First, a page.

by Jude Carter
The other day I was in a newly opened department store. It was a very hot Saturday, and the store was pretty crowded with folks looking for a cool escape. I had purchased a few items and was standing in line (a long one) waiting to check out. The line was at a complete standstill and the customers were steaming.
Though there was a bank of 6 open registers, every one of them seemed hung up. All the cashiers were frowning at their registers, completely absorbed in whatever the problem was. Eventually a manager appeared. (He, too, was frowning.) He walked right past the long lines and headed to the registers where he made various adjustments. Eventually the problem was fixed and the line began to move.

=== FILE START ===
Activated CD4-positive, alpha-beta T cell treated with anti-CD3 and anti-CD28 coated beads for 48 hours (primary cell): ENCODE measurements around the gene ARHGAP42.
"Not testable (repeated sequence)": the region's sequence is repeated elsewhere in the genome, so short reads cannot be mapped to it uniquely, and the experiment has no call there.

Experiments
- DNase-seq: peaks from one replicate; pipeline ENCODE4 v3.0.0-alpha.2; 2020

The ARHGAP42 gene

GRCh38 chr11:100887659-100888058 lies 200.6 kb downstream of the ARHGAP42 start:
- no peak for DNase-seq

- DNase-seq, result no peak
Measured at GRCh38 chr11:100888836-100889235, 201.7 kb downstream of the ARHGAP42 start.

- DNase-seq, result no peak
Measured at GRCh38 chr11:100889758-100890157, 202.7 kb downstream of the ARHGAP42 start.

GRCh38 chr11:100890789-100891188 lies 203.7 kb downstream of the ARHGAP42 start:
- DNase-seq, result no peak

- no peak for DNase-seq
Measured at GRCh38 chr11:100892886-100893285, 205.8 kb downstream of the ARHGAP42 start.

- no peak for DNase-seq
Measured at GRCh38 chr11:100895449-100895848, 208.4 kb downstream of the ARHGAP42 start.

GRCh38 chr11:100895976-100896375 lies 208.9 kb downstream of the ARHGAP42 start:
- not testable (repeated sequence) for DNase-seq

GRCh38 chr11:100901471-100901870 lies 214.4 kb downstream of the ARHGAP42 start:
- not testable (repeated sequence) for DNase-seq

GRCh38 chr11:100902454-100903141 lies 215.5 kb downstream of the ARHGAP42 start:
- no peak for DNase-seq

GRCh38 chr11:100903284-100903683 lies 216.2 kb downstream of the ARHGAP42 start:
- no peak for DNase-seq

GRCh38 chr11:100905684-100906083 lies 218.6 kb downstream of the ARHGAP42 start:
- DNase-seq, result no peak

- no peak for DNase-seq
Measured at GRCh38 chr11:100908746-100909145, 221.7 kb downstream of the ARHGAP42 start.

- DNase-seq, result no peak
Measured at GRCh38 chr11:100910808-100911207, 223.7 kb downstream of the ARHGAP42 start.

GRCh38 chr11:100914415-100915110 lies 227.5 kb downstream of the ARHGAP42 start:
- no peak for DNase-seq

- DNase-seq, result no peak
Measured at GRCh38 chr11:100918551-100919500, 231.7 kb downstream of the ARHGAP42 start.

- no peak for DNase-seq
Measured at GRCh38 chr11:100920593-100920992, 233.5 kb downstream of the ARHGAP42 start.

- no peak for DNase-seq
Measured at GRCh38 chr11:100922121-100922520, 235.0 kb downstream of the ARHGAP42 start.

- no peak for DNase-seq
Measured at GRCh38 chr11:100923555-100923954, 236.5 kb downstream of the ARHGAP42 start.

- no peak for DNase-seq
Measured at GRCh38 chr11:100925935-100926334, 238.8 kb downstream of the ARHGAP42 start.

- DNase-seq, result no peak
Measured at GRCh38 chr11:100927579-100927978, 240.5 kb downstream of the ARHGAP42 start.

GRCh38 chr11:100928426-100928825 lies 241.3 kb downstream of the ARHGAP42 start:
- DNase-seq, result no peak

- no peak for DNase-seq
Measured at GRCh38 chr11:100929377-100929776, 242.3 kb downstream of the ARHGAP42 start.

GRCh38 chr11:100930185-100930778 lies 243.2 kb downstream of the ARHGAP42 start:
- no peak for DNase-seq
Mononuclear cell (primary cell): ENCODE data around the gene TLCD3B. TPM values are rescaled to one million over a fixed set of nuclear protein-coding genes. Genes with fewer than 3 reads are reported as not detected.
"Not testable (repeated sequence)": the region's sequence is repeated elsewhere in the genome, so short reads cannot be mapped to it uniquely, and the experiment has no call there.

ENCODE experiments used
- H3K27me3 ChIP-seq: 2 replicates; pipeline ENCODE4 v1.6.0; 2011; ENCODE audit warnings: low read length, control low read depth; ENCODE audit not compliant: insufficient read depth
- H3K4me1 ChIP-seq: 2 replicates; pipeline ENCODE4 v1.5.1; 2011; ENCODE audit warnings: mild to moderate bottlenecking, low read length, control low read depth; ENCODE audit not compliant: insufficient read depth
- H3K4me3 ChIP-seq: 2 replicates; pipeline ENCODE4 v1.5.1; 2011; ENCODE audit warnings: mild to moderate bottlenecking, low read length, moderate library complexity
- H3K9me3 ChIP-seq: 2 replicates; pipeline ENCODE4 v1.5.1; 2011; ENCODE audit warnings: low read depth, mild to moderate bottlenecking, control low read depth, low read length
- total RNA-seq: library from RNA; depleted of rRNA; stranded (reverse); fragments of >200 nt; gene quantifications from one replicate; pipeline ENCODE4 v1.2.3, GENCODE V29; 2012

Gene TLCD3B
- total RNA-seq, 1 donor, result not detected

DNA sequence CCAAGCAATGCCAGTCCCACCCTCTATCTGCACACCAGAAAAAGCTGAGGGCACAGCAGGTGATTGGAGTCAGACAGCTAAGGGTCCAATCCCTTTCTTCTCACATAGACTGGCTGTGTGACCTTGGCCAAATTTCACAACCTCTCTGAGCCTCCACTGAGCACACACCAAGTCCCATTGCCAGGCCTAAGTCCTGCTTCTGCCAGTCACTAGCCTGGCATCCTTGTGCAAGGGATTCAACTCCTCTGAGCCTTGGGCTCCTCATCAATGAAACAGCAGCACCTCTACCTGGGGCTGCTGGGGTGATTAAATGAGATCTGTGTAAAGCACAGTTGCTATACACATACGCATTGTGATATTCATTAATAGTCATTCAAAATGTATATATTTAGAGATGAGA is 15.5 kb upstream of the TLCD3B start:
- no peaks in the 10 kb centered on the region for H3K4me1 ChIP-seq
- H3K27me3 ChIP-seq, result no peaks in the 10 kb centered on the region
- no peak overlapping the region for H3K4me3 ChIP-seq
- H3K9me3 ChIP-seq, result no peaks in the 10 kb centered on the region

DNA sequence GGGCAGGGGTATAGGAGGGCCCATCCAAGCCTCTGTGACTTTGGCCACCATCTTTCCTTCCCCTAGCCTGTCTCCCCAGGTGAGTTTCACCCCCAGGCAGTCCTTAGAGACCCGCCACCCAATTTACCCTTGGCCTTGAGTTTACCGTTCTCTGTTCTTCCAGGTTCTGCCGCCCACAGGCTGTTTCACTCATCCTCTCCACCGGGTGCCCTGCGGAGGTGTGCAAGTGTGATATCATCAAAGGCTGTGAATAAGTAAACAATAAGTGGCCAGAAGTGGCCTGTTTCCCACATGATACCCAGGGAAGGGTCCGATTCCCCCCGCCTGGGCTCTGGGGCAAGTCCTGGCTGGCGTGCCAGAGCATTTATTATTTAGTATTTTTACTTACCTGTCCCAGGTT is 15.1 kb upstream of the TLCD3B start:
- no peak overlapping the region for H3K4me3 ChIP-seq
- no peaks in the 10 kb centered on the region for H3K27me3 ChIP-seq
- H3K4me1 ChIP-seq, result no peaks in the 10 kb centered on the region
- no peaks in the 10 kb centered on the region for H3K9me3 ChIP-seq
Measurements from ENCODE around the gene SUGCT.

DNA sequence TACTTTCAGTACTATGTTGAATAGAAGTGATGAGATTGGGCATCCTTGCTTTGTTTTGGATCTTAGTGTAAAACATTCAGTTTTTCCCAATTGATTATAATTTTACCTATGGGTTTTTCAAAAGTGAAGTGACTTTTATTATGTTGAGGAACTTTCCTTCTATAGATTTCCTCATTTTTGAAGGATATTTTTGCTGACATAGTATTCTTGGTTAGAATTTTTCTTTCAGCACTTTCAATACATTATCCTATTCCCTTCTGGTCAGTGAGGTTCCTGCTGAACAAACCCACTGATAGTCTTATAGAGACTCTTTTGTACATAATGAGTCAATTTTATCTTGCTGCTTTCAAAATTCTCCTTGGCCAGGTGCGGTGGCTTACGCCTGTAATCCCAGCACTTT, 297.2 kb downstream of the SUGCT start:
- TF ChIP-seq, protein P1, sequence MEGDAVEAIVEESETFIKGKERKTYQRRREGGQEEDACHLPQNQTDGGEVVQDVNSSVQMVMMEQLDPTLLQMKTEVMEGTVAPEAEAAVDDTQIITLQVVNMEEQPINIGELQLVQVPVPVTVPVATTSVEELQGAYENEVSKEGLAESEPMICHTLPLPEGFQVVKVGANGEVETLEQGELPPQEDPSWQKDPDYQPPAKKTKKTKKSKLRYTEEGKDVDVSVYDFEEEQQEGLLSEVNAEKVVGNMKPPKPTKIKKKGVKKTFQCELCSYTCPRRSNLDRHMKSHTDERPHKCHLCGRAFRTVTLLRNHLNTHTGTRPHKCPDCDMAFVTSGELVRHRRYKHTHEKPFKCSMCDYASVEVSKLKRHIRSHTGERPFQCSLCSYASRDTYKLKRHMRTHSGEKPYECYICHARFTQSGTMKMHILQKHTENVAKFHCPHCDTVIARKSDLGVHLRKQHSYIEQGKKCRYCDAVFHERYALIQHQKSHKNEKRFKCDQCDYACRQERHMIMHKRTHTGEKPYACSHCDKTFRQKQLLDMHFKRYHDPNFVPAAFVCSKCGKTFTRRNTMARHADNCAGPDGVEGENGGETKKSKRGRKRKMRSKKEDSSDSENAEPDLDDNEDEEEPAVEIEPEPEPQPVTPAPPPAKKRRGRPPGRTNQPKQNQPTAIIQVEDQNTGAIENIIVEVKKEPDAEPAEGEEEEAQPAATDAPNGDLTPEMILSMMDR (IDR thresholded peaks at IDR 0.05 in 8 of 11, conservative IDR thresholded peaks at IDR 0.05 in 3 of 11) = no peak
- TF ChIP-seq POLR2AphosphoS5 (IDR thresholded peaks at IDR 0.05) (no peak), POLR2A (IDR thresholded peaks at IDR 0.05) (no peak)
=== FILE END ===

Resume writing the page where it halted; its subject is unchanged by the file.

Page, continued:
During all this, not one employee ever bothered to look up, acknowledge the annoyed customers, smile, apologize or even explain what was going on. It appeared that all that mattered was fixing those registers. There was no sense of how this mess was affecting the customer experience.
What kind of customer service training did these workers have? Was it all about how to work the register? Well guess what? Without customers, there’s nothing to ring up. And they sure won’t be returning if they experience lousy service and bad employee attitudes.
What is it that really makes a difference in customer service? To me, it’s that extra something that happens when the employee connects with the customer and is actually present. Making eye contact can make a huge difference by:
· Showing that you’re paying attention and showing interest
· Creating a friendly, personal connection
· Conveying respect and courtesy
Do your training and recognition programs place enough focus on interpersonal skills?